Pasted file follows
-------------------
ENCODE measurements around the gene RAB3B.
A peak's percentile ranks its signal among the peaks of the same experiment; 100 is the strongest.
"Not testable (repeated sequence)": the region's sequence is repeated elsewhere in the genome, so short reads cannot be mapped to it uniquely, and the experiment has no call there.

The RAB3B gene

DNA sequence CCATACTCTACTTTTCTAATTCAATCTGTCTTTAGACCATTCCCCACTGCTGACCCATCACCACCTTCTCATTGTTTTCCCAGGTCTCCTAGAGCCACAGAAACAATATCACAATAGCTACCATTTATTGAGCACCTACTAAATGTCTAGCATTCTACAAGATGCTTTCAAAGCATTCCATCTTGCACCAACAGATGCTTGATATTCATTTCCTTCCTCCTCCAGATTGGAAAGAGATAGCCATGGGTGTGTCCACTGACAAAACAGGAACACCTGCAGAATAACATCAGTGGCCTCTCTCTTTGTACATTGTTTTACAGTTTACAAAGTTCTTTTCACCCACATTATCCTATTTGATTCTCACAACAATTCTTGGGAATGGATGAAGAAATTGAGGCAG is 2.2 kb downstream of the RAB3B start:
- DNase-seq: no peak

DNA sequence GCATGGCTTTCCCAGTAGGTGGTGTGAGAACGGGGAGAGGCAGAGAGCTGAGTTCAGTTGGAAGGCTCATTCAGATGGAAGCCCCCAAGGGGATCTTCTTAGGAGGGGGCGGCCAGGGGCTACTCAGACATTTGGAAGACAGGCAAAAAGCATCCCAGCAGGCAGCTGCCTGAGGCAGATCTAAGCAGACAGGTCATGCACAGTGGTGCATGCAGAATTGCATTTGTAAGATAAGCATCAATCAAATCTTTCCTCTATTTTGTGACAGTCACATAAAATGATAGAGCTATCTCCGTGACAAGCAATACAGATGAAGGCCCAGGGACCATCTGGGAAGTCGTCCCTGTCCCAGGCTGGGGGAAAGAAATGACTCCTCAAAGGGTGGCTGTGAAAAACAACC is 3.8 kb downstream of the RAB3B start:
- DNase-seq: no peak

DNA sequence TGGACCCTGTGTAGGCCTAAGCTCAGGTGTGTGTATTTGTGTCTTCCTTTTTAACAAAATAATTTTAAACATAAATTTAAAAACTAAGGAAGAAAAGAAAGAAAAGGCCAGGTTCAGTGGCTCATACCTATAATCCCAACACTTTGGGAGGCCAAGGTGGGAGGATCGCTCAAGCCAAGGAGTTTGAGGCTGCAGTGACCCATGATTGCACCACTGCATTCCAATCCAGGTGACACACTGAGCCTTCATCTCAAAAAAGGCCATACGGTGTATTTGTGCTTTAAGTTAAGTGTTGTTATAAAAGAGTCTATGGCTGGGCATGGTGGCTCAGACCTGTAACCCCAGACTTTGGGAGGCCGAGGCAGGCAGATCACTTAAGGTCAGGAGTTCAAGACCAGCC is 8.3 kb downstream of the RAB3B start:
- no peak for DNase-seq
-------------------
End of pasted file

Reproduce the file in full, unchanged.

ENCODE measurements around the gene RAB3B.
A peak's percentile ranks its signal among the peaks of the same experiment; 100 is the strongest.
"Not testable (repeated sequence)": the region's sequence is repeated elsewhere in the genome, so short reads cannot be mapped to it uniquely, and the experiment has no call there.

The RAB3B gene

DNA sequence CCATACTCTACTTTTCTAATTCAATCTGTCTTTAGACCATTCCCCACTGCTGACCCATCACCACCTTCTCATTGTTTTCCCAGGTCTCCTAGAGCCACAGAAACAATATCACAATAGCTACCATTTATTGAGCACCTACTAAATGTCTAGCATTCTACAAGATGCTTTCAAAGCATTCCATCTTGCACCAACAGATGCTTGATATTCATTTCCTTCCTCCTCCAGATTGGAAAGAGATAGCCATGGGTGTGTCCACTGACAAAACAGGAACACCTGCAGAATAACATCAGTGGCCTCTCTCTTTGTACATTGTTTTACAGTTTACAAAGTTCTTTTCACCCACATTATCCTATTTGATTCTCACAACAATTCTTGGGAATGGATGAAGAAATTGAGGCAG is 2.2 kb downstream of the RAB3B start:
- DNase-seq: no peak

DNA sequence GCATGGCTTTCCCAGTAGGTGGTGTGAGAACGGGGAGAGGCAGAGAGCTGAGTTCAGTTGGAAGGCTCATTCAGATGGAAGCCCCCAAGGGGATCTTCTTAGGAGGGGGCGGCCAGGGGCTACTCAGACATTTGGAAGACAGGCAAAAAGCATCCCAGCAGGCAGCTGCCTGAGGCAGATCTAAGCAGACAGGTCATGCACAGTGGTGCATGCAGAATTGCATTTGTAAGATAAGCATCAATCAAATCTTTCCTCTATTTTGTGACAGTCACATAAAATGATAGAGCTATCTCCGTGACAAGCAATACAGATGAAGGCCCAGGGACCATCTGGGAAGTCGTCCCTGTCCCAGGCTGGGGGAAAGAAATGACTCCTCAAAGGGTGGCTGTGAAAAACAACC is 3.8 kb downstream of the RAB3B start:
- DNase-seq: no peak

DNA sequence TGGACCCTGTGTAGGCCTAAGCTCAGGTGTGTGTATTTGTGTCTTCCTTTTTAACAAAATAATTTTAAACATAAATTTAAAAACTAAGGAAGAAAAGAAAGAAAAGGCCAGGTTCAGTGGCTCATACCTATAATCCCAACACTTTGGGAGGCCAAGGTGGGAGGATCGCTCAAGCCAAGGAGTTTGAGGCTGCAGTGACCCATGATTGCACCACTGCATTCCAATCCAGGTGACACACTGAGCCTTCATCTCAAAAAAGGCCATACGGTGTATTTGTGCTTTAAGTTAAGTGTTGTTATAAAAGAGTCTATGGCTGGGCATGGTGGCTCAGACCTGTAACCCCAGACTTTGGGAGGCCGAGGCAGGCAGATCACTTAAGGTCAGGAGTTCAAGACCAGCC is 8.3 kb downstream of the RAB3B start:
- no peak for DNase-seq